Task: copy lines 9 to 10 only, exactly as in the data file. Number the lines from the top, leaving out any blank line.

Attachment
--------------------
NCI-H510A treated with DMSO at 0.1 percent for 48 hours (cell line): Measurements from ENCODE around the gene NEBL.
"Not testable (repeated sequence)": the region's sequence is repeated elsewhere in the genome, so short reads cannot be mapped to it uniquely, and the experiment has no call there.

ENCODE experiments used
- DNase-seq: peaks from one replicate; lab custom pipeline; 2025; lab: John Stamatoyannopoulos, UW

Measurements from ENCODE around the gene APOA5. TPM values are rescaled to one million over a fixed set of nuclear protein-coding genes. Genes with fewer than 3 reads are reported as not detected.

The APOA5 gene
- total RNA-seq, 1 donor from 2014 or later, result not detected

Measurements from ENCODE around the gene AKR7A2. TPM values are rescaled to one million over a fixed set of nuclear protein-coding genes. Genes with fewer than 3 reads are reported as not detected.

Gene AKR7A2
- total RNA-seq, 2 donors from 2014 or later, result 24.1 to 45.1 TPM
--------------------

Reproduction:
Gene AKR7A2
- total RNA-seq, 2 donors from 2014 or later, result 24.1 to 45.1 TPM